1. Kickflip 2.0 – kids who are super committed to skating and not committed to staying indoors coming voluntarily to program and talking about college and other trajectories
    2. During a Stop Motion workshop kids sought out new ways to do special effects and wanted to continue after the workshop was over. This prompted us to look for free program online.
    3. High school musicians get together outside of school to start Dixieland band. Rehearse regularly.

Analyze and Synthesize – Any broader lesson or principle?

Adults as connectors (vs. directors) and also creating space

Put your data to work – Any design changes you can suggest?

Hive could provide interest-driven subgroup-type meet-ups. Also, training/discussions on how adults can be better facilitators (vs. direct “leaders”).

Group 5

Gather your data – what’s an example of youth seeking out learning opportunities connected to what they’re interested in?

    1. A teen posts sheet music of a composition and gets feedback on it. Then she edits and records a demo and gets feedback on that. Then she might choose to record professionally.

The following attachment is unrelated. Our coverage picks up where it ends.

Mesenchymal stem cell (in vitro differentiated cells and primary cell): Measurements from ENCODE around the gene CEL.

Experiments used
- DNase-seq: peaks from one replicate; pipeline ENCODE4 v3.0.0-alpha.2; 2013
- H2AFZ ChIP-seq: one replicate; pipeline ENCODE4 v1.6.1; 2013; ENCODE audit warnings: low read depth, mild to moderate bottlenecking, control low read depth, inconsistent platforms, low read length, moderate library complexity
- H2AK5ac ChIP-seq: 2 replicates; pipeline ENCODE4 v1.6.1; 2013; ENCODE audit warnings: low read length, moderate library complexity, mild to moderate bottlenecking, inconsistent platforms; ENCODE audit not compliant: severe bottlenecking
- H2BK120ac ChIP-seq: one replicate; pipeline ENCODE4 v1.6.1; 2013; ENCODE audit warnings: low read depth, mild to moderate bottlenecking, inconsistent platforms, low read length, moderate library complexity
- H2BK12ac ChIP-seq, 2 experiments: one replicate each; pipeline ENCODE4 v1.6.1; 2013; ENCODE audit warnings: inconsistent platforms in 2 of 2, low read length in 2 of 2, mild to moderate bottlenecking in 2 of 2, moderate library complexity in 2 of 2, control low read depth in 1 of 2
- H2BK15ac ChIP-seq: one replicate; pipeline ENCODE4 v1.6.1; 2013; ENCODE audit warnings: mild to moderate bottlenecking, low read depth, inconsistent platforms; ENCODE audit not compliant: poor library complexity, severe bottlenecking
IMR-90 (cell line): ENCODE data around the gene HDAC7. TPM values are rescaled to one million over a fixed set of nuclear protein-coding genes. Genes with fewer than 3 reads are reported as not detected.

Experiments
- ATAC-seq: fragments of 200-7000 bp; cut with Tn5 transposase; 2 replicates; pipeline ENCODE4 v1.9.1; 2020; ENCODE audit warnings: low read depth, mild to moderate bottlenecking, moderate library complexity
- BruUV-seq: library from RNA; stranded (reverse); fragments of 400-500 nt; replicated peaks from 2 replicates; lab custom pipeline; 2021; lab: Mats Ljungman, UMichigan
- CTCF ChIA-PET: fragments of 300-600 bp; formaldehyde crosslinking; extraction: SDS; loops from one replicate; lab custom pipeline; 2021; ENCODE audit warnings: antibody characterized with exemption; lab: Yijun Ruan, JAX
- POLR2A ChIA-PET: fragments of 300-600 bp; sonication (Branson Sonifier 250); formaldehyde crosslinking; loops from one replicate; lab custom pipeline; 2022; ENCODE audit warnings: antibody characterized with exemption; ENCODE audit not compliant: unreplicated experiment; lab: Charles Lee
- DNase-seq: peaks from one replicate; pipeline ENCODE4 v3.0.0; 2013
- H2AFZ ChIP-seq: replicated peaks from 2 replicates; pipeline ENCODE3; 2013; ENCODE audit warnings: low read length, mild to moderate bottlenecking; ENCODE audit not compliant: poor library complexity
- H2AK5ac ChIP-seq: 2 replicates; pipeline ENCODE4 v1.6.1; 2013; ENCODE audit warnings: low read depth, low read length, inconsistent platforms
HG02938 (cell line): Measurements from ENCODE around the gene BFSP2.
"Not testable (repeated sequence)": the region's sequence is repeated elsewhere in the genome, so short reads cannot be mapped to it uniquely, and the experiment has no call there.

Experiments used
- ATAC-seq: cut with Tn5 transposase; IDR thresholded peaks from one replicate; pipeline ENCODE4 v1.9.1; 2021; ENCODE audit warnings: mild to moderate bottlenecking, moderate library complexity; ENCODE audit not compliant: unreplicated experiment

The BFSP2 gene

2. Young people come to our youth media organization to learn video, but we also do a political education. Our staff connected that young person to a civil justice organization
    3. c. A teen shared interest in another organization’s game design class but when she found out more it was too hard for her to travel to. Staff will hopefully help her find other resources.

Analyze and Synthesize – Any broader lesson or principle?

Adult allies are involved at key points—adults have to strategically connect and support the young person’s finding of pathways and creating structures of support that get them there

Put your data to work – Any design changes you can suggest?

    1. Train adults to help young people connect to opportunities.
    2. Create an ongoing youth-run/peer-to-peer hangout (on or offline) to help each other find opportunities.

INNOVATION INFRASTRUCTURE STUDY

Group 1

Gather your data – what’s an example of effective ideation, iteration, circulation or adaptation of a learning innovation in your org?

    1. Latin American … – World education for teachers and youth